Professor Robin Osborne, Cambridge's professor of ancient history, was among those enraged. He wrote a letter of protest to the QCA on behalf of the Council of University Classics Departments.

Some would see this as traditionalist griping from academics who are more concerned about retaining their influence than education's wider agenda of appealing to all students, whether or not they will go on to higher education.

Academics, therefore, are but one group whose views need listening to alongside others, including employers. They do not speak for the general educational interests of the nation, it is claimed.

But if they do not, who does?

The boards may, in fact, be on solid ground when they argue that educational concerns are at the forefront of their calculations on exam changes.

Only major exams such as English, maths and science GCSEs make a profit for them. These then help to subsidise other courses, which the boards are happy to maintain for the greater educational good.

Some of the exams they continue to run (see box) have tiny numbers taking them. If they do feel the need to rationalise their provision occasionally, this only reflects the pressures they face.

But the question remains: how can minority interests be protected, given that if a board ceases to offer a course, students effectively lose the chance to study that subject?

The truth appears to be that the only real check on the boards is public protest from the education world and beyond.

Ancient history was only the third major U-turn on exam cutbacks in recent years. In every case, this was triggered not by action from the regulator, but by activism.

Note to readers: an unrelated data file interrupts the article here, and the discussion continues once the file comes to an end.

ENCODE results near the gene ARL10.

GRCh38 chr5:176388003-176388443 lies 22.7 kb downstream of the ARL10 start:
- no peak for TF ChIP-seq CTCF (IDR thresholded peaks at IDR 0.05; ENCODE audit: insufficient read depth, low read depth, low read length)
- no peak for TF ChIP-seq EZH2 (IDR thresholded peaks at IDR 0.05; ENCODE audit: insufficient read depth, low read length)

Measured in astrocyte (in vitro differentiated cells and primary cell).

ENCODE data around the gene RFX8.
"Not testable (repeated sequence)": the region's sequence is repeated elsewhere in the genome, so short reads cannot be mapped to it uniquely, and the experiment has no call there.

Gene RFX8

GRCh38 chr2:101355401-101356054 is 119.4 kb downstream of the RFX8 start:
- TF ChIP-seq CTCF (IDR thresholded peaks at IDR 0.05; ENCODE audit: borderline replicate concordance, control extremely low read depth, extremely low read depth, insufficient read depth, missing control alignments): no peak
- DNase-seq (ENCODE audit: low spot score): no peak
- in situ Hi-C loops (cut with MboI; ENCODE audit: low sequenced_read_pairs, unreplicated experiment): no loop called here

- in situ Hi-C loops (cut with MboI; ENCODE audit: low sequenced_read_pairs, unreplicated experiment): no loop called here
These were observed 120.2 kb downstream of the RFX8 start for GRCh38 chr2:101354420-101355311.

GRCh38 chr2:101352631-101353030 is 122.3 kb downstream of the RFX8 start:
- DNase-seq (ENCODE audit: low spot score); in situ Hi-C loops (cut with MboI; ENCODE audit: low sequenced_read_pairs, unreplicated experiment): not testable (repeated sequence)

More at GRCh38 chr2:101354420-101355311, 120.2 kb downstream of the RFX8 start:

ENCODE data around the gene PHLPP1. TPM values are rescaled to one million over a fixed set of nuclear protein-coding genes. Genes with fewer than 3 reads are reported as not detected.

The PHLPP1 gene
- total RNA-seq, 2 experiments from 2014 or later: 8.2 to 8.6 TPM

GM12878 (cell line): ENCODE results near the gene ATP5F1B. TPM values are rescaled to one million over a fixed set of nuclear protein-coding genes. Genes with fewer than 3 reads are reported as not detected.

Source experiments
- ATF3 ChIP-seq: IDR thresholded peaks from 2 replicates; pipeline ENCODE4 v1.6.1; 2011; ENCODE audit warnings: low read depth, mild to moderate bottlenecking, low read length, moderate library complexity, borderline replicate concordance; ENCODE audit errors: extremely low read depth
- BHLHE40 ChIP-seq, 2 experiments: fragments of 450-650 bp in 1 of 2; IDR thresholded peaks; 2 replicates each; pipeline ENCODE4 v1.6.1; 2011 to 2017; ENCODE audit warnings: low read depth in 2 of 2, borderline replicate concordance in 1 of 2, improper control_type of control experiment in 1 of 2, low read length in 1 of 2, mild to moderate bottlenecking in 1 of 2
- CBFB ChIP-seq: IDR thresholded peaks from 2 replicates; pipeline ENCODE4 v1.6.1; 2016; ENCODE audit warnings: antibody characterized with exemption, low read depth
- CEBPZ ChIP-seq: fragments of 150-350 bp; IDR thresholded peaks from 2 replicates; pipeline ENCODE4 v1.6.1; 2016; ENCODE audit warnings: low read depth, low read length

The moral of this story, then, would appear to be if your subject is under threat, make a fuss - oh, and if you happen to know a charismatic floppy-haired MP for Henley, so much the better.

* Warwick Mansell is a TES reporter and author of 'Education by Numbers: The tyranny of testing', published on Monday by Politico's, pound;19.99


The least popular GCSE and A-level subjects among England's three main examination boards GCSE bottom 10:

1 Product design (OCR): 34 candidates

2 Modern Hebrew (AQA): 423

3 Dutch (OCR): 464

4 Persian (OCR): 465

5 Biblical Hebrew (OCR): 482

6 Japanese A (Edexcel): 617

7 Japanese B (Edexcel): 652

8 3D Design (Edexcel) 627

9 Electronics (AQA): 638

10 Modern Greek (Edexcel): 644

A-level bottom 10:

1 Further maths A (AQA): 0

2 Statistics B (AQA) 1

3 Further maths B (AQA): 2

4 Pure maths (maths in education and industry version) (OCR): 6

5 Pure maths (OCR): 8

6 Maths B (AQA): 11

7 Further maths (additional) (Edexcel): 24

8 Maths A (AQA): 31

9 Gujarati (OCR): 41

10 Biblical Hebrew (OCR): 48

10 Further maths (additional) (OCR): 48

10 Pure maths (Edexcel): 48

Sources: AQAEdexcelOCR Figures relate to full course GCSE and A-levels,

summer 2006, among courses which still existed in 2007